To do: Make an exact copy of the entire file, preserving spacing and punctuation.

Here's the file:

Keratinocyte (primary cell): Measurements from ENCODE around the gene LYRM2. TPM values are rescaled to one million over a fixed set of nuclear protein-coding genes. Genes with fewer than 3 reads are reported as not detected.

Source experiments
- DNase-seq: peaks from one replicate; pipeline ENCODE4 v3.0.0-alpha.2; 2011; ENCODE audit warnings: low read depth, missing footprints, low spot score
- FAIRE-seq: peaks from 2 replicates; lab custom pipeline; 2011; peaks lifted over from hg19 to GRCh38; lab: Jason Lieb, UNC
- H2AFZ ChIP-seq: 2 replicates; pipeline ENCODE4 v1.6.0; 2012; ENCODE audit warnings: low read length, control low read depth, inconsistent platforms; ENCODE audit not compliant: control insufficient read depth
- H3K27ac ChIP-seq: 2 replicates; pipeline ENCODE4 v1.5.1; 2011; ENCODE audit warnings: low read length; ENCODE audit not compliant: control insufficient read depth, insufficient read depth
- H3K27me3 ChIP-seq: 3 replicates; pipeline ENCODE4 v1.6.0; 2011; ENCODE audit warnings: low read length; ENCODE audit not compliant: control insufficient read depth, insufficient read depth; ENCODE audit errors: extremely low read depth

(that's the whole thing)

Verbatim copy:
Keratinocyte (primary cell): Measurements from ENCODE around the gene LYRM2. TPM values are rescaled to one million over a fixed set of nuclear protein-coding genes. Genes with fewer than 3 reads are reported as not detected.

Source experiments
- DNase-seq: peaks from one replicate; pipeline ENCODE4 v3.0.0-alpha.2; 2011; ENCODE audit warnings: low read depth, missing footprints, low spot score
- FAIRE-seq: peaks from 2 replicates; lab custom pipeline; 2011; peaks lifted over from hg19 to GRCh38; lab: Jason Lieb, UNC
- H2AFZ ChIP-seq: 2 replicates; pipeline ENCODE4 v1.6.0; 2012; ENCODE audit warnings: low read length, control low read depth, inconsistent platforms; ENCODE audit not compliant: control insufficient read depth
- H3K27ac ChIP-seq: 2 replicates; pipeline ENCODE4 v1.5.1; 2011; ENCODE audit warnings: low read length; ENCODE audit not compliant: control insufficient read depth, insufficient read depth
- H3K27me3 ChIP-seq: 3 replicates; pipeline ENCODE4 v1.6.0; 2011; ENCODE audit warnings: low read length; ENCODE audit not compliant: control insufficient read depth, insufficient read depth; ENCODE audit errors: extremely low read depth